Hmmm, my initial leaning would be spark plugs, but that's a lot of work just to check without a stronger indication.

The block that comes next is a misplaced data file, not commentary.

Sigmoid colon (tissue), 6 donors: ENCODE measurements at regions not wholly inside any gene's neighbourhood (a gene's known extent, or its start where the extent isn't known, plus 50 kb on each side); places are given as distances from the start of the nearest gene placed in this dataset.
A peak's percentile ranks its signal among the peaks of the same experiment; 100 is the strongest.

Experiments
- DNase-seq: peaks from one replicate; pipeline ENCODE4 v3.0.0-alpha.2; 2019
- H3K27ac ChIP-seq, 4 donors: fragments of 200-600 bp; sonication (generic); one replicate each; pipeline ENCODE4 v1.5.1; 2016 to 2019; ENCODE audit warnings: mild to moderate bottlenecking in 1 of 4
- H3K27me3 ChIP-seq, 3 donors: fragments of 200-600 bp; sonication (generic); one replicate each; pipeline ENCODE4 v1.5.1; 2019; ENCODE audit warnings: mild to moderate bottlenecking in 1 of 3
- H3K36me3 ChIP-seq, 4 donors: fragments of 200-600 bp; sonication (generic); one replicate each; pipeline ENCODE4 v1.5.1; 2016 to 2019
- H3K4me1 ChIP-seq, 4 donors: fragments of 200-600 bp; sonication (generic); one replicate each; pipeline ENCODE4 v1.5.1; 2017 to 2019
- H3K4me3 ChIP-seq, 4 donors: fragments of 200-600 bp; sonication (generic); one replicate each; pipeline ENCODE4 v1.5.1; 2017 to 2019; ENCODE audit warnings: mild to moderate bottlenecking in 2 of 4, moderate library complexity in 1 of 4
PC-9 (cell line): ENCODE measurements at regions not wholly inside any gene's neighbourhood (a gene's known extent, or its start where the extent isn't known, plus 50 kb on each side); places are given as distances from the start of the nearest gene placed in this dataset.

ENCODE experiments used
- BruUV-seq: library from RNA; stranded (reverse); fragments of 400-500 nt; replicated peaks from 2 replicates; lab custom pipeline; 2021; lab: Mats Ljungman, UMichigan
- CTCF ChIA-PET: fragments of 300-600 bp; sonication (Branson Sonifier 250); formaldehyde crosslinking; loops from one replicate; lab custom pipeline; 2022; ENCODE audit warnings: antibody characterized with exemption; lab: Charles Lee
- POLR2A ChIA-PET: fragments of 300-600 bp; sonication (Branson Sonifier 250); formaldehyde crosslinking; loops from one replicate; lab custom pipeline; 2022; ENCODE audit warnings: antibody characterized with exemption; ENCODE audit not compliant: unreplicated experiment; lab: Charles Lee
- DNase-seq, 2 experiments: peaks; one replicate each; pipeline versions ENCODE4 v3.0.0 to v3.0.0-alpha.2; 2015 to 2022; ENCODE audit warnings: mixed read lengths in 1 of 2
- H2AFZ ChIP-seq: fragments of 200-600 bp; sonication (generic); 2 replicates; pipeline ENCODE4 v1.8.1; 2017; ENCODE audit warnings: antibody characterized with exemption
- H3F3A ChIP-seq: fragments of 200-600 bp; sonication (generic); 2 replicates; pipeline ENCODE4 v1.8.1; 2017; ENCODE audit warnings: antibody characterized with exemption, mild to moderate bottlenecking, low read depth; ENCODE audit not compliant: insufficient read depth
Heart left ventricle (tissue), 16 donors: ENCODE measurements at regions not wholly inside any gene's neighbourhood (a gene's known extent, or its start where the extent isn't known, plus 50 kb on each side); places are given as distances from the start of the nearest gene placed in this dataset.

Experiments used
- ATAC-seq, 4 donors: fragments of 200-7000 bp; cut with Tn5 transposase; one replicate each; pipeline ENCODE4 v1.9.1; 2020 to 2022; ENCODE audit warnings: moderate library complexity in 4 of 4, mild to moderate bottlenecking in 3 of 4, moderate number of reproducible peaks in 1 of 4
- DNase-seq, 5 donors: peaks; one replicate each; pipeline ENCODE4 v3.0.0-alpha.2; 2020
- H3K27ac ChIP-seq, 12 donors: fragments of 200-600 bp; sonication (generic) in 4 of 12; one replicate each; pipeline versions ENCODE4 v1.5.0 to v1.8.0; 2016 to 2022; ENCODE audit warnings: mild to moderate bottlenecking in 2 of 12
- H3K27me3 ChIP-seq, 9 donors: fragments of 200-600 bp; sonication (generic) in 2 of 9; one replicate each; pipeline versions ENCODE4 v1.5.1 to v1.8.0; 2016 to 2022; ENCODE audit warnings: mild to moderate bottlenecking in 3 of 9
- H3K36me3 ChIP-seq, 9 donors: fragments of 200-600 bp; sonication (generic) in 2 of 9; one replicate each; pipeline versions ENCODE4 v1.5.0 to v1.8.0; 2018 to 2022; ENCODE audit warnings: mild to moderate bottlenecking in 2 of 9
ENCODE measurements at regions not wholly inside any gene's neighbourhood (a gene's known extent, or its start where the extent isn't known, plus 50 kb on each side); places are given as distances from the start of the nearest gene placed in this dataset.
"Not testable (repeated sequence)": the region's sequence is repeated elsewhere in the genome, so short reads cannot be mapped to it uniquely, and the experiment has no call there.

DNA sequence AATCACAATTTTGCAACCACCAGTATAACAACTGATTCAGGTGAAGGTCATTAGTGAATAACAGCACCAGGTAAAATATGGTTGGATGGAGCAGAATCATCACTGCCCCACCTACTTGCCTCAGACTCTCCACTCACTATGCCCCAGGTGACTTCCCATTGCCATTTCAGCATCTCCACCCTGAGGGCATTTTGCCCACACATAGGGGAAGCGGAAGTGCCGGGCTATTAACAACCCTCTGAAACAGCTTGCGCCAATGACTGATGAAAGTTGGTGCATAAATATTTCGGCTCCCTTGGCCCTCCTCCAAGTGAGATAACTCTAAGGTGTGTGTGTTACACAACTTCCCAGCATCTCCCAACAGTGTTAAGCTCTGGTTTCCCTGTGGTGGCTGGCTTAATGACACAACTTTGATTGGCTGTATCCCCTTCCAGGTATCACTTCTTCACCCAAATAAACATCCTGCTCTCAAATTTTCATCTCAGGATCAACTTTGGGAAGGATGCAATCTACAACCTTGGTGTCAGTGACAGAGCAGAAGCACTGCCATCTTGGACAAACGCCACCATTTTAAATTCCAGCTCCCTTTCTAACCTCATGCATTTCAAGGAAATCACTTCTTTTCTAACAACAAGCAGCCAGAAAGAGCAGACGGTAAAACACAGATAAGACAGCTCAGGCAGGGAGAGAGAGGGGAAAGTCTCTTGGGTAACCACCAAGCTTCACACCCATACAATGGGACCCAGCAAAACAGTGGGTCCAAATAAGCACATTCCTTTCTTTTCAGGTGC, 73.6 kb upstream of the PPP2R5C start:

But, here's my thinking. 2006 with only 3k miles sounds it spent a lot of its life sitting around, which if not properly prepped for storage is not great on spark plugs. Condensation from atmospheric moisture and left over water vapor from combustion can corrode spark plugs over time. Also the spark plugs can be damaged by freeze thaw cycles due to climate if there's water vapor. If the bike only sat for a short time before restart, it would have still been relatively hot. Electrical resistance increases with temperature, especially through insulative materials, which metallic oxides usually are. If the spark is losing amperage through resistance in the electrode surfaces, it may not be energetic enough to ignite until a couple cycles. Now, when I said the engine was relatively hot, that depends on what you're looking at, in terms of ignition enthalpy, that's a little cold; but for electrical resistance, that's still pretty hot. So the ignition energy threshold, what the spark has to give it, is higher than when running, but each no-start cycle increases the cylinder enthalpy through the spark heating the plug and the compression heating piston and cylinder, until the spark can push the reaction over that edge. On a cold start, resistance in the spark plugs is lower, and so the spark is more energetic, quick start.